Articles in Category: Fall Color

Geranium x cantabrigiense 'Biokovo'

on Monday, 09 June 2014. Posted in Winter Interest, Evergreen, Fall Color, Shade Plants, Perennial, Ground Cover, Deer Resistant, Drought Tolerant, Flowering Plants

'Biokovo' Hardy Geranium (Cranesbill)

BiokovoThis versatile and easy-to-grow hardy geranium is a great choice for an evergreen perennial that is deer resistant, drought tolerant in part shade, and even gets fall color.

When looking for deer resistant plants it's always imortant to seek out scented plants, especially leaves with a strong smell. 'Biokovo' Geranium is one of the rare perennials to have a strong, spicy scent that is not Meditteranean or needing lots of sun. It performs best in a cool location with morning sun or at least protection from the hottest part of the day. The broad, lobed leaves provide striking contrast to finer leafed perennials and grasses.

'Biokovo' spreads by rhizomes to make a nice spreading mound about 6-10" tall and 2-3' wide and can be a bit aggressive so make sure it's neighbors can hold its own. Dainty, pale pink to white flowers with pink stamens emerge in late spring through summer, but this perennial remains interesting all year. The variety 'Cambridge Blue' is similar except with a lavender-blue flower.  We usually have several varieties of hardy Geranium in stock; they're great, tough, long-blooming perennials!

geranium biokovo fall coloCool fall weather brings out vibrant red and gold tones in some of the leaves but the leaves don't go completely dormant so you won't have an empty spot there in the winter. This tough geranium can be drought tolerant once established but will look freshest with regular water and a shearing after winter. A great groundcover for use with bulbs as it will mask fading bulb leaves and add flower interest after the bulb flowers are done. This is our go-to plant for a deer infested shade garden!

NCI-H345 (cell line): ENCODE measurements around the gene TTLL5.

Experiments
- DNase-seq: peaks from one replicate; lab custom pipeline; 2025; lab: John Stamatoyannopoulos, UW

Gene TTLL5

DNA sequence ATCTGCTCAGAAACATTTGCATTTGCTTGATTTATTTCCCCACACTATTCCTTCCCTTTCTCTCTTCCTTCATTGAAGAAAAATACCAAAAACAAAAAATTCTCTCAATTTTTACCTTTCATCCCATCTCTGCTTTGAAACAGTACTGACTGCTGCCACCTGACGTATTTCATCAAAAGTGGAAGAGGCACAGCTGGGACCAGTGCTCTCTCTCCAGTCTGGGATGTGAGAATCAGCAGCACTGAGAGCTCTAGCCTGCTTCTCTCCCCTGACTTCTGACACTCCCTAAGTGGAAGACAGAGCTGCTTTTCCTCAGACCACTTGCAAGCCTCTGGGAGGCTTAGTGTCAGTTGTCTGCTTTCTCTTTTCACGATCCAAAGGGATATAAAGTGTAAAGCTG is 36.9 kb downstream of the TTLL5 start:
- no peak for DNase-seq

Pyrus pyrifolia

on Saturday, 01 March 2014. Posted in Fall Color, Edible, Trees, Flowering Plants

Asian Pear

asian-pear-espaliered

asian-pear--closeup We're on a fruit tree kick, so here's another good choice for the Rogue Valley climate- Asian Pears!  Pears in general do well in the valley, as history has shown, and asian pears are an especially delicious way to add more variety to your fruit choices.  They are a great selection for the home orchard because they are easy to grow and tend to be expensive at the grocery store since they don't always travel well.  An Asian Pear fresh off the tree is a true treat.  They seem like a cross between an apple and pear; being round and crisp like an apple, with a slight flavor of pear but more complex and sweet.  They are great fresh or sliced into salads and can be cooked.  They also store for at least a month in the refrigerator.  They need another Asian Pear or a European Pear like 'Bartlett' for pollination.  Being in pear country, we've had good pollination on our one asian pear just from neighboring pears. Asian Pears also produce fruit when young so you don't have to wait years before you can enjoy the crisp fruit.   Besides the fruit, they also have ornamental value with large, white flowers in the spring and orange/red foliage in the fall.  If you don't have lots of space for a fruit tree, they espalier against a fence or trellis really well.  In the photo we have one trained against copper tubing- every year it just gets pruned back to spurs and growing it flat makes it very easy to pick the fruit.  Full sun to at least half a day of sun is prefered and like all fruit trees, good drainage is best to keep diseases at bay.  An occasional deep soak is the best way to water, allowing the roots to grow deep and letting it dry out between waterings.